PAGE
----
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    Don’t Drink Your Calories

    You want to make sure you have plenty of calories to spend on the food during your date, so choose low- or no-calorie drinks. Try unsweetened iced tea, hot tea, coffee, club soda with lemon or lime, diet soft drinks, or mineral water.

    If you must, have only one glass of wine -- or a wine spritzer. Just enjoying two glasses (6 ounces each) of wine will add up to 250 calories.

    The Dessert Doggy Bag

    Restaurant desserts can be oh-so-tempting. But it may help to keep in mind that your after-dinner romantic activities will be much more pleasing if your stomach is comfortable, not full.

    By ordering a mutually agreed upon dessert "to go," the two of you will have a special something to share much later in the evening when your hunger resurfaces. Not only that, but you'll still get to try of few bites of that mesmerizing treat that caught your eye when the dessert tray passed by.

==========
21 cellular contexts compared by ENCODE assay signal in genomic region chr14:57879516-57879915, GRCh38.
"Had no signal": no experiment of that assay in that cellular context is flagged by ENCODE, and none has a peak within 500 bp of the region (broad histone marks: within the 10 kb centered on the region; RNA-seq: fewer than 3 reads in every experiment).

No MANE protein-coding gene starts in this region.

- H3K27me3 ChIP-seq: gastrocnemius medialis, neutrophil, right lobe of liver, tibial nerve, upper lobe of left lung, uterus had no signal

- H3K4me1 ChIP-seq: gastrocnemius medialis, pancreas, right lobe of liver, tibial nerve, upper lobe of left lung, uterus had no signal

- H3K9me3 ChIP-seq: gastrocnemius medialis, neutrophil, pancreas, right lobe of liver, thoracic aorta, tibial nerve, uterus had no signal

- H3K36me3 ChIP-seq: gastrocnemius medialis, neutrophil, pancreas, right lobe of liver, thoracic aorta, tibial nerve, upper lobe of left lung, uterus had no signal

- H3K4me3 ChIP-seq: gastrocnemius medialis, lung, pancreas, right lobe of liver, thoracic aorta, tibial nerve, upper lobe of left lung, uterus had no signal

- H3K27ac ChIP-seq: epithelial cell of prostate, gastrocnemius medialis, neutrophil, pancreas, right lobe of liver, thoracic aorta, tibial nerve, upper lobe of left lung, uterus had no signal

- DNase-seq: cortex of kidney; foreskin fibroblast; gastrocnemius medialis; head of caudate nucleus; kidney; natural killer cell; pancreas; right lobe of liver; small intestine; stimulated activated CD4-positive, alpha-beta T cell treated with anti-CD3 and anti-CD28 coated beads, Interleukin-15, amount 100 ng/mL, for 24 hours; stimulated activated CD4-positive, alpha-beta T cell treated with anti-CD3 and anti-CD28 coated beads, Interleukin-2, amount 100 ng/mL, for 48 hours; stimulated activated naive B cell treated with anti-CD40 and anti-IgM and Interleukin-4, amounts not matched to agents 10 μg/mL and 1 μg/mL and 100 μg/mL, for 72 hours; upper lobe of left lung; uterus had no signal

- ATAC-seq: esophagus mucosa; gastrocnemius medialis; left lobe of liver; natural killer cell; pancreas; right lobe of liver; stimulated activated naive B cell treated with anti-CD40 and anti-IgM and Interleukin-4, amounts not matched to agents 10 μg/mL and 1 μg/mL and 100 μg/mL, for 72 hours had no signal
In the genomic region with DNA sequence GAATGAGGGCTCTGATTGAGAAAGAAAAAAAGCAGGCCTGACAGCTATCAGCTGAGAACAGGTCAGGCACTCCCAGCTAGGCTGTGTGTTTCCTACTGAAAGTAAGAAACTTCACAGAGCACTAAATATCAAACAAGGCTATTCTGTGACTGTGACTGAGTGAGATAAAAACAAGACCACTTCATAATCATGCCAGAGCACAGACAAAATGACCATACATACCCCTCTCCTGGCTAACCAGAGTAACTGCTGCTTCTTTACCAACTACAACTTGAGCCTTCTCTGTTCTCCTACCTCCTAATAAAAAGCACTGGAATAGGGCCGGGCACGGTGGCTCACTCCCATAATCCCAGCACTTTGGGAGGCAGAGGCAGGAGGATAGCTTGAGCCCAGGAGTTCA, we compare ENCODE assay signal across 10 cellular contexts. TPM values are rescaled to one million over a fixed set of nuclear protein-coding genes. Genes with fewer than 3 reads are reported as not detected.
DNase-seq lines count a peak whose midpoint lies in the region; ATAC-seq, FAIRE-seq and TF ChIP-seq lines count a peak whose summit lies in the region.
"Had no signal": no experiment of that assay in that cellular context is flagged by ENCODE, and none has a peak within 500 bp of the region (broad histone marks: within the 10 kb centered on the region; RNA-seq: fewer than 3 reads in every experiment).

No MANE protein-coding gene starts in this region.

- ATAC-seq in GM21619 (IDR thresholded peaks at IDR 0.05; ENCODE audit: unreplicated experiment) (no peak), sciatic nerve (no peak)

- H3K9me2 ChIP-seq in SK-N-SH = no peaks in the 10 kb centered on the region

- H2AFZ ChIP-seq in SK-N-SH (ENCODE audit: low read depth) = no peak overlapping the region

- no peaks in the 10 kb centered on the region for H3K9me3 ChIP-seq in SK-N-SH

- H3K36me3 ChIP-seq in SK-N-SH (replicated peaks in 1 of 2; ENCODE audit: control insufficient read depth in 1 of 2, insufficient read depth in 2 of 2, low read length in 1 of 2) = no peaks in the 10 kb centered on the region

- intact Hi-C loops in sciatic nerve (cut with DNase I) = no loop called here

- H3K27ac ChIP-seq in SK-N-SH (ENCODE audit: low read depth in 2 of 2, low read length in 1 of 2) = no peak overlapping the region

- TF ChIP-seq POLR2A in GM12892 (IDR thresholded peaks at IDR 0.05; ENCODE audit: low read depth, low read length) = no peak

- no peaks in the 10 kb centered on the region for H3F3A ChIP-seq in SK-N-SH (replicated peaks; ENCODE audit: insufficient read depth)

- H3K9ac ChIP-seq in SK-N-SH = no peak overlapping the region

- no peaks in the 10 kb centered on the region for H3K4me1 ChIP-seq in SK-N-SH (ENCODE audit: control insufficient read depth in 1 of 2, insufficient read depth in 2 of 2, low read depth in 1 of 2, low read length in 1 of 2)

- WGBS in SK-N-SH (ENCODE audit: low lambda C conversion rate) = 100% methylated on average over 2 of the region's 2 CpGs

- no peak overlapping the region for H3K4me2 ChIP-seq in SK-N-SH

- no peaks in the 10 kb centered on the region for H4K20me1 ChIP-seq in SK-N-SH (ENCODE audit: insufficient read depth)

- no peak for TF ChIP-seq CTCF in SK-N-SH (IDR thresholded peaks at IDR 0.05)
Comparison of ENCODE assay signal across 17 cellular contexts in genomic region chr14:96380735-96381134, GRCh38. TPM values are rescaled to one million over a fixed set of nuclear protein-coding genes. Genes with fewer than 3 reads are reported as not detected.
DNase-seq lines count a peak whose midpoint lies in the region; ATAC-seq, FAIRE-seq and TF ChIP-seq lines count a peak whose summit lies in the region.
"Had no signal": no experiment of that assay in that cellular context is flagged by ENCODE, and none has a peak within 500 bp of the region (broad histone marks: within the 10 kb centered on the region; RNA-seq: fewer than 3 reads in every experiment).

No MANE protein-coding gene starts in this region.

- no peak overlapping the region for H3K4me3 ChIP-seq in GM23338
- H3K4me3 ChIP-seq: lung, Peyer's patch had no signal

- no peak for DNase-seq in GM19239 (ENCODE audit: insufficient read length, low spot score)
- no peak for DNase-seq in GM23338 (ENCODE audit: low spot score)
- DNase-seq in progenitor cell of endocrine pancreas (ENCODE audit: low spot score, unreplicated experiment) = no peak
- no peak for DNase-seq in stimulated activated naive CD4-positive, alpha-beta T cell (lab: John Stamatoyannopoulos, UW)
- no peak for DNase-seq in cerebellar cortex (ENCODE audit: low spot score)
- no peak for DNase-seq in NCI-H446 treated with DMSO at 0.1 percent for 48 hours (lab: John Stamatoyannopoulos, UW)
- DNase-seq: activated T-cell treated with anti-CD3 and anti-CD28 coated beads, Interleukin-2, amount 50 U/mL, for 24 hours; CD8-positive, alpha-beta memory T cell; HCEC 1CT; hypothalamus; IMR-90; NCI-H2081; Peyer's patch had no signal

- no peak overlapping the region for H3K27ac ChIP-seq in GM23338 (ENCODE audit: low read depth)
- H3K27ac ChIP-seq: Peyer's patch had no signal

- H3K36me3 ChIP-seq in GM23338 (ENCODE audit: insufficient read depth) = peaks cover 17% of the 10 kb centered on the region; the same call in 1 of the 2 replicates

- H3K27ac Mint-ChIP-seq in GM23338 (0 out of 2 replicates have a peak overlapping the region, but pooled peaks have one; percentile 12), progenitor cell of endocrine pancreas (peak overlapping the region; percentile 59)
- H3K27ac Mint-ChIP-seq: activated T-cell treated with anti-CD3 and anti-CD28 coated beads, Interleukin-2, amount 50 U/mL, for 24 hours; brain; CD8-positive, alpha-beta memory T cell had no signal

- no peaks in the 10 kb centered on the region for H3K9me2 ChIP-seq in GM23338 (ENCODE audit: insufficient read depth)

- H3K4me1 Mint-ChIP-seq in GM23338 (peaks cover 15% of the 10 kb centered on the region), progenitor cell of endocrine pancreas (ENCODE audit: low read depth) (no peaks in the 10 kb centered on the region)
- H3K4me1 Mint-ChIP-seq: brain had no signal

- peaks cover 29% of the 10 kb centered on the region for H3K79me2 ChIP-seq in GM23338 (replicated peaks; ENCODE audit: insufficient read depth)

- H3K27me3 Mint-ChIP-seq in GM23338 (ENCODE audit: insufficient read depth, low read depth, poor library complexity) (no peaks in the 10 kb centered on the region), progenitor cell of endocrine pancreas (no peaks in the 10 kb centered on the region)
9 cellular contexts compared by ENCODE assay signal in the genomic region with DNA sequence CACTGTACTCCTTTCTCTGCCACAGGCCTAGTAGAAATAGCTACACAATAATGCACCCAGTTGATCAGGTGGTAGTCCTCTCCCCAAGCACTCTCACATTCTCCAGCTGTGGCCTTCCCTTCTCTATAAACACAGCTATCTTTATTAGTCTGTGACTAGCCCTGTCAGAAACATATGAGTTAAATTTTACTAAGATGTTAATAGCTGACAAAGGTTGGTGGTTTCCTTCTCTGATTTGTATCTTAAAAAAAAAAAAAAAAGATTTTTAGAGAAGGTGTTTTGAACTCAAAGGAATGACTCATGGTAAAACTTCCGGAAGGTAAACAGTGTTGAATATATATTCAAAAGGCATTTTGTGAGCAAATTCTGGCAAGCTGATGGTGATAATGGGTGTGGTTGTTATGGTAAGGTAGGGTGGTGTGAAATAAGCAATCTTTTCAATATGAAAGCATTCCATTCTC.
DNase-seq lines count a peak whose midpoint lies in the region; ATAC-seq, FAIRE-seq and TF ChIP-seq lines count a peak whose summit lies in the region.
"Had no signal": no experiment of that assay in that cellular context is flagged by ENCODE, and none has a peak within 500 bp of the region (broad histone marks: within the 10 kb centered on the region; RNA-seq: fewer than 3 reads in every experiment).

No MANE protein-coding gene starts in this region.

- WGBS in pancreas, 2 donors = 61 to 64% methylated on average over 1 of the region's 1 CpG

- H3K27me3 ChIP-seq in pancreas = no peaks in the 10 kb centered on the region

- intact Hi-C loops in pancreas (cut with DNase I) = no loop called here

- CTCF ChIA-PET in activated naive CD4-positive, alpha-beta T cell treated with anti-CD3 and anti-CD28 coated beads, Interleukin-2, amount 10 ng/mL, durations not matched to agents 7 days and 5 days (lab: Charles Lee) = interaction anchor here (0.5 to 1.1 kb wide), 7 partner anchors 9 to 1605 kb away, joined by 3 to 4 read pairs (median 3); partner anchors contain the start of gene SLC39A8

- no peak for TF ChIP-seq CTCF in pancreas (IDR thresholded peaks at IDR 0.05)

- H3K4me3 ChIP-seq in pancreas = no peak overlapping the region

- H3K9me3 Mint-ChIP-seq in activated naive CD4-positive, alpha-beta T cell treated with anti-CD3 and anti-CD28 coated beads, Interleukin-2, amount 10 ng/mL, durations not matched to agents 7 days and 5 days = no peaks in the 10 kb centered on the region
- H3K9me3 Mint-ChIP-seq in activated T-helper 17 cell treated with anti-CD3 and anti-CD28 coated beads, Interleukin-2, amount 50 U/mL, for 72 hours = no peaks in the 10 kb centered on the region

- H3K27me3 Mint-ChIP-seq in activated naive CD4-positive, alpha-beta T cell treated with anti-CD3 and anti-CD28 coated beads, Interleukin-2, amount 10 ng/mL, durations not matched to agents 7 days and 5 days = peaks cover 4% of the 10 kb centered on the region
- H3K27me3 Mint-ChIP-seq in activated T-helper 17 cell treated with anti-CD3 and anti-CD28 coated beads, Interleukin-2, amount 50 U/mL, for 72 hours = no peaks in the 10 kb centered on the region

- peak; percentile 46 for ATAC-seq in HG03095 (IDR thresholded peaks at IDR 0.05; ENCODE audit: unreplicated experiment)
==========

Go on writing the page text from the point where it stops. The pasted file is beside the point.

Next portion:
One Meal Won’t Matter, Right?

    But come on, you say: One super-rich, greasy, or creamy meal isn’t going to harm your health, right? Research from Australia and Sweden says "wrong!"

    The researchers fed a meal that was high in either saturated fat or polyunsaturated fat meal on two separate occasions to 14 healthy men and women. (A high-saturated-fat meal is typical of a special restaurant dinner).

    The researchers found that several hours after the high-saturated fat meal, there was a decrease in the ability of the study subjects' "good" (HDL) cholesterol to act as an anti-inflammatory agent and to help arteries relax (which allows for better blood flow). But the anti-inflammatory action of HDLs improved after the subjects ate polyunsaturated fat.

    So avoiding restaurant meals high in saturated fat is definitely a good idea -- whether you're trying to lose weight or not.

    Don’t Check in to Heartburn Hotel

    For the 10% of the population who experience heartburn and reflux daily, a romantic dinner out can lead to pain instead of love and laughter. According to Anthony A. Starpoli, MD, director of the Gastrointestinal Reflux (GERD) Unit at St. Vincent’s Hospital in New York, the biggest mistake people make is eating large meals when they dine out.

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